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Archikulture Digest

by Carl F Gauze


By August Wilson
Directed by Tony Simotes
Starring Johnny Lee Davenport, Sheryl Carbonell, and Stelson Telfort
Mad Cow Theater
Orlando, FL

Troy Maxon (Davenport) coulda been a contender. He hit in the 400’s in the Negro League, but the color barrier and a jail term killed any chance of sports stardom. Today he loads trash for a living, and just became the first black trash driver in Pittsburg. It’s steady work and the pay is livable, but he’s not going far anymore. His wife Rose (Carbonell) admires him even as she scolds; he does about as much drinking and messing around as anyone in an August Wilson play and deserves worse. Now his son, Cory (Telfort), just might make the NFL if Troy will just sign the recruiting papers; but there’s no chance due to Troy’s experience with sports and white folks. Meanwhile Troy builds a fence both real and metaphorical around the house. Its notional purpose keeps out the grim reaper, but on a different plane it recalls swinging for the fence while striking out. He may be a man of the neighborhood, but his recent sins nearly destroy his marriage and his son’s life.

There are a lot of words in this play, and most of them seem to come from Davenport. He’s in every scene but one, and in all of them he has long, eloquent monologs and diatribes. I was impressed. Supporting him are some of the best actors in town; Ms. Carbonell played the tough yet loving woman who clung to her man through all offenses, defended her children, and brokered the compromises. She complains about the loose moral structure of their community in a darkly humorous monolog: “Everybody’s a half this and a half that and its always YOUR mama or MY daddy.” Next witness the footloose Lyons (Damany Riley), Troy’s son from a previous marriage. He’s the cool jazzbo character, always broke but always having fun. Telfort’s Cory is angry, strong, and disciplined. While the NFL is not in his future, his discipline gets him a decent career in the Marines. Toughness is what this is all about, even in the case of half crazed Gabriel (Jim Braswell). He’s loud and in your face and lovable; he lost part of his head in the war and terrorizes the neighborhood with his loud religious fantasies.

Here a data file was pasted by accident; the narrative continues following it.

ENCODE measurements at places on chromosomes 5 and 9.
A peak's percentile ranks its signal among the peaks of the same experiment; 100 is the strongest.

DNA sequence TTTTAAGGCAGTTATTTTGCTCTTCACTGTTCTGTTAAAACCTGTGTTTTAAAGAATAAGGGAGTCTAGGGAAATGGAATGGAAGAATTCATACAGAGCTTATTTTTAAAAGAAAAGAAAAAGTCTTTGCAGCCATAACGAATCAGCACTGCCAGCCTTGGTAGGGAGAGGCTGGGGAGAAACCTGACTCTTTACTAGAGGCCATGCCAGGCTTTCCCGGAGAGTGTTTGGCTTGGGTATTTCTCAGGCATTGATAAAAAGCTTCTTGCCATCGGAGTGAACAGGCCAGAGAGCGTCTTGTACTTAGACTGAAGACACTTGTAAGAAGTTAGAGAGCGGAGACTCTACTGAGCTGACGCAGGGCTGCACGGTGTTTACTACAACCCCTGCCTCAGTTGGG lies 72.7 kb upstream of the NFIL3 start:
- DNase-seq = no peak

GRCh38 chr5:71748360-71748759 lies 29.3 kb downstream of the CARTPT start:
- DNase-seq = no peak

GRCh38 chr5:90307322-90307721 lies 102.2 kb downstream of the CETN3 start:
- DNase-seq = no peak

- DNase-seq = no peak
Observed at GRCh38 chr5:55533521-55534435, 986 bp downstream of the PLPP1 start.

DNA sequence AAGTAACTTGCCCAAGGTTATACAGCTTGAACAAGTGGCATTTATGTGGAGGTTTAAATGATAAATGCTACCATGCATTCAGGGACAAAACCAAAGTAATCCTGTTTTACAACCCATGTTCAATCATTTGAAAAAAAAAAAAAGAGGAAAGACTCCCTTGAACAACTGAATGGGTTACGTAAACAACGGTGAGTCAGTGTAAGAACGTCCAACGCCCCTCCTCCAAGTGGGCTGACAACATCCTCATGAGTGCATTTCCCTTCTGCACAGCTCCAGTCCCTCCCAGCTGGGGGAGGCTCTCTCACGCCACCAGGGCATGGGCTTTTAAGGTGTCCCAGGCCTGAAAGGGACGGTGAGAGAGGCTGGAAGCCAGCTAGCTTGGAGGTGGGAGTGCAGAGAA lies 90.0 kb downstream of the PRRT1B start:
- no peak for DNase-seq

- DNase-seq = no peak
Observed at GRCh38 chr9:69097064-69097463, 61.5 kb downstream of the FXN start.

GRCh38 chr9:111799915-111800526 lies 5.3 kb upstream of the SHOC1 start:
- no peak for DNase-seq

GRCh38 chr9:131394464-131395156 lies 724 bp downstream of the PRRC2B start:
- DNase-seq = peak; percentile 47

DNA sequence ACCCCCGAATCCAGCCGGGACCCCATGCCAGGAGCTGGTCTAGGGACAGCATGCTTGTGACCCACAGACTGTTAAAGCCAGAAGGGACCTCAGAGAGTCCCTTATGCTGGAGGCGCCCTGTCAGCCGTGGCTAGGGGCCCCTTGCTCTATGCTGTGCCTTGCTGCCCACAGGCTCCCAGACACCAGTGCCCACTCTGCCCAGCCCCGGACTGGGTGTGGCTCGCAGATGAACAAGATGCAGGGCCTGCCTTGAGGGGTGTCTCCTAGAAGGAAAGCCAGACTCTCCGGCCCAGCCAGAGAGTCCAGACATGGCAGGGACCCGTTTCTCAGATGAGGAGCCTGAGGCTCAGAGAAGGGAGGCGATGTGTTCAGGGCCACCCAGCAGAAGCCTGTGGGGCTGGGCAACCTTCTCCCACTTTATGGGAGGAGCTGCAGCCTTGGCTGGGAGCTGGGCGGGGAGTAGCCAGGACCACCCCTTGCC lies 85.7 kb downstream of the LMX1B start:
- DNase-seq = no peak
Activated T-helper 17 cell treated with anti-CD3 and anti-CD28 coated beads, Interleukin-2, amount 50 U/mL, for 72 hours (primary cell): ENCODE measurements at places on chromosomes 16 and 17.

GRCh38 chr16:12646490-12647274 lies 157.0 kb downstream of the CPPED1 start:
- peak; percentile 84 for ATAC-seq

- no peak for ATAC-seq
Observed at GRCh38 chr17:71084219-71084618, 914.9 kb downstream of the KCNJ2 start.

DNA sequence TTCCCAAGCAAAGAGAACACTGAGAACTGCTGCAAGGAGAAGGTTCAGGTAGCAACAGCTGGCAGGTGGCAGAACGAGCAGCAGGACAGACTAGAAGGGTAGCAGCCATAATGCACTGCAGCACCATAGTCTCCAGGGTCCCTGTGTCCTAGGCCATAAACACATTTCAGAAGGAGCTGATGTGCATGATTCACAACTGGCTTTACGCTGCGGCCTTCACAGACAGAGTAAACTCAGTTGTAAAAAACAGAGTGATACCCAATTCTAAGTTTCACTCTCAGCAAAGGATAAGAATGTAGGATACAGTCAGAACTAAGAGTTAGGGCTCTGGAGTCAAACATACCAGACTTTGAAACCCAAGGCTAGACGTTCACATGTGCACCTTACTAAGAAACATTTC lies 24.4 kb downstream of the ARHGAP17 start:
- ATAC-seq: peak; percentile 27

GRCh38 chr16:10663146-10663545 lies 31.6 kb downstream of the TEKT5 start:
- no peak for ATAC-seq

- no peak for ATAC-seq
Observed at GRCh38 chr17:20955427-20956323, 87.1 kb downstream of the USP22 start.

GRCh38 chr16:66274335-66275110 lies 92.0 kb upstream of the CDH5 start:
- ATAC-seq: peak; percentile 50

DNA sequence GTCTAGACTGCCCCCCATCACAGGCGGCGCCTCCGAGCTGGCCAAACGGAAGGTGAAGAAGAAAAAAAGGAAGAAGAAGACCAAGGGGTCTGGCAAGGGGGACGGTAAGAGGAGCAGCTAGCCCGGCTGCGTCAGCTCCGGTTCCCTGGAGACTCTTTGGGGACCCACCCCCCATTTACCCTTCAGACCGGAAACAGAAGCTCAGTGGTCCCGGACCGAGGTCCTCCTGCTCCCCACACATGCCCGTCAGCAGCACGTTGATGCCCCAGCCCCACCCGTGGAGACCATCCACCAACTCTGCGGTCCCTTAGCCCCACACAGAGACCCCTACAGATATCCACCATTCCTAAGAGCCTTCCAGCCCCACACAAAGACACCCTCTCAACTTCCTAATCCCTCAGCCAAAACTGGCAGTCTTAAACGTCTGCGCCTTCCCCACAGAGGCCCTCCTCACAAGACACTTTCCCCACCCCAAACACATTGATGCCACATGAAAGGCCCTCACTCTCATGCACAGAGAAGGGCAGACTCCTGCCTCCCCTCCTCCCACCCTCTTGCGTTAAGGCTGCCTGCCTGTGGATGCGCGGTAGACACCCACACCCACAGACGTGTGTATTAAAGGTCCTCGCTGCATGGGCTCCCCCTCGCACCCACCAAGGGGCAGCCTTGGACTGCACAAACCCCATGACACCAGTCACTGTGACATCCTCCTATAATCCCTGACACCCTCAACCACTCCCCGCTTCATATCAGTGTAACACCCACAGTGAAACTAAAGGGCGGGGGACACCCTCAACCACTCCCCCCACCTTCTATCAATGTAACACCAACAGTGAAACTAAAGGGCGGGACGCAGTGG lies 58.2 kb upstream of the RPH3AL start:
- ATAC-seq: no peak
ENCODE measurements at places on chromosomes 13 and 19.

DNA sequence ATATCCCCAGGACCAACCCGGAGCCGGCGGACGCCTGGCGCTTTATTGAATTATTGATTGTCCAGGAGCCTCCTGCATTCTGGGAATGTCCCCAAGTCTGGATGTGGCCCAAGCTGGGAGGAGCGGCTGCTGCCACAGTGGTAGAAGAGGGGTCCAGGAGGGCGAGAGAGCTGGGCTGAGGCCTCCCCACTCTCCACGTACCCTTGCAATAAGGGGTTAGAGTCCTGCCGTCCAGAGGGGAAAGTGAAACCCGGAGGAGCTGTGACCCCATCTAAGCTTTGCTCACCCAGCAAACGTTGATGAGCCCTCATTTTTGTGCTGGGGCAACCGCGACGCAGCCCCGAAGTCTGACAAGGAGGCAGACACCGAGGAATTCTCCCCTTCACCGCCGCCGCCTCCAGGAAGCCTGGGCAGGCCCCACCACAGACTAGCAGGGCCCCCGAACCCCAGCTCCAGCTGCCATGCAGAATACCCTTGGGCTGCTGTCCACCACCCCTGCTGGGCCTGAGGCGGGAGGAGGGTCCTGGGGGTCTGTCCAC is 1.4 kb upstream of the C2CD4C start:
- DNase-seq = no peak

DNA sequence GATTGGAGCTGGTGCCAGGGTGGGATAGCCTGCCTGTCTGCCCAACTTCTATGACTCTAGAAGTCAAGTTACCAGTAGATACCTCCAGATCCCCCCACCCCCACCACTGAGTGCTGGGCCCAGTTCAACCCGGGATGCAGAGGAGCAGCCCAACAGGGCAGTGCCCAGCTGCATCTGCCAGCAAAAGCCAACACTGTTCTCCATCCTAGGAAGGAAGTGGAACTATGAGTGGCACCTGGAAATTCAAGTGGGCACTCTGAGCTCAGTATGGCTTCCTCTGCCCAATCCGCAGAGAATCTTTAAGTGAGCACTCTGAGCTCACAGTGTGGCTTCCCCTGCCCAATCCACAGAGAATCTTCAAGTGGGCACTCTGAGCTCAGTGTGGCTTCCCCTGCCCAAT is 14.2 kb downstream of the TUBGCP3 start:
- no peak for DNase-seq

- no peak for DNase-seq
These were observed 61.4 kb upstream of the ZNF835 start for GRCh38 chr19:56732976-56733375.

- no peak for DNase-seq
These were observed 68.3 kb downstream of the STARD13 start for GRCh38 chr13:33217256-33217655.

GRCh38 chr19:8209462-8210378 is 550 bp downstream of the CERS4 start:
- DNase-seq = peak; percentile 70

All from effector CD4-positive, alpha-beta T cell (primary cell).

While grounded in the 1950’s, there’s a timeless element to this story; one of getting by when rebuffed by civilized society. Everybody here is a survivor; they take the bean balls and bad calls then pick up the pieces and keep running. Our hold on everything is precarious, and these folks can’t afford a Plan B. There’s the joy of Wilson’s work: people soldier on with only minimal complaining and maximum heart.

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